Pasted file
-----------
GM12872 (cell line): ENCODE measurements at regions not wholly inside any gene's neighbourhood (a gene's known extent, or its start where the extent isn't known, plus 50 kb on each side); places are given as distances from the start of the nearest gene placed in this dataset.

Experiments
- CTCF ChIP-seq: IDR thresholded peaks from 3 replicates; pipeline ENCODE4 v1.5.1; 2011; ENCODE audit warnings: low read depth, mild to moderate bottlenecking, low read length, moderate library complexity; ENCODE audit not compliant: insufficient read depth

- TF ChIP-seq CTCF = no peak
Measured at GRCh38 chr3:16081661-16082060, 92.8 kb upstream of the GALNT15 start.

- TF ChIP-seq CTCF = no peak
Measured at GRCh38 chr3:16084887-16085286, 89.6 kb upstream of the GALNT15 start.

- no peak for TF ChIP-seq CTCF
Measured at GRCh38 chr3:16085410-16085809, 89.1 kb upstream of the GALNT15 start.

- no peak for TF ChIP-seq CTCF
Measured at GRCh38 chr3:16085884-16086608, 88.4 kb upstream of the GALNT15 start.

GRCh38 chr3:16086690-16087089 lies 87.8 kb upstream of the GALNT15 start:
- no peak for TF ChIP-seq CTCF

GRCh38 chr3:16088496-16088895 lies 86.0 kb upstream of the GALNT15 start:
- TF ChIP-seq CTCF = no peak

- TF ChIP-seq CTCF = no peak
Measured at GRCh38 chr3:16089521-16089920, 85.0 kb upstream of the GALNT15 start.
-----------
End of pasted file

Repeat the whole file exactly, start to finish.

GM12872 (cell line): ENCODE measurements at regions not wholly inside any gene's neighbourhood (a gene's known extent, or its start where the extent isn't known, plus 50 kb on each side); places are given as distances from the start of the nearest gene placed in this dataset.

Experiments
- CTCF ChIP-seq: IDR thresholded peaks from 3 replicates; pipeline ENCODE4 v1.5.1; 2011; ENCODE audit warnings: low read depth, mild to moderate bottlenecking, low read length, moderate library complexity; ENCODE audit not compliant: insufficient read depth

- TF ChIP-seq CTCF = no peak
Measured at GRCh38 chr3:16081661-16082060, 92.8 kb upstream of the GALNT15 start.

- TF ChIP-seq CTCF = no peak
Measured at GRCh38 chr3:16084887-16085286, 89.6 kb upstream of the GALNT15 start.

- no peak for TF ChIP-seq CTCF
Measured at GRCh38 chr3:16085410-16085809, 89.1 kb upstream of the GALNT15 start.

- no peak for TF ChIP-seq CTCF
Measured at GRCh38 chr3:16085884-16086608, 88.4 kb upstream of the GALNT15 start.

GRCh38 chr3:16086690-16087089 lies 87.8 kb upstream of the GALNT15 start:
- no peak for TF ChIP-seq CTCF

GRCh38 chr3:16088496-16088895 lies 86.0 kb upstream of the GALNT15 start:
- TF ChIP-seq CTCF = no peak

- TF ChIP-seq CTCF = no peak
Measured at GRCh38 chr3:16089521-16089920, 85.0 kb upstream of the GALNT15 start.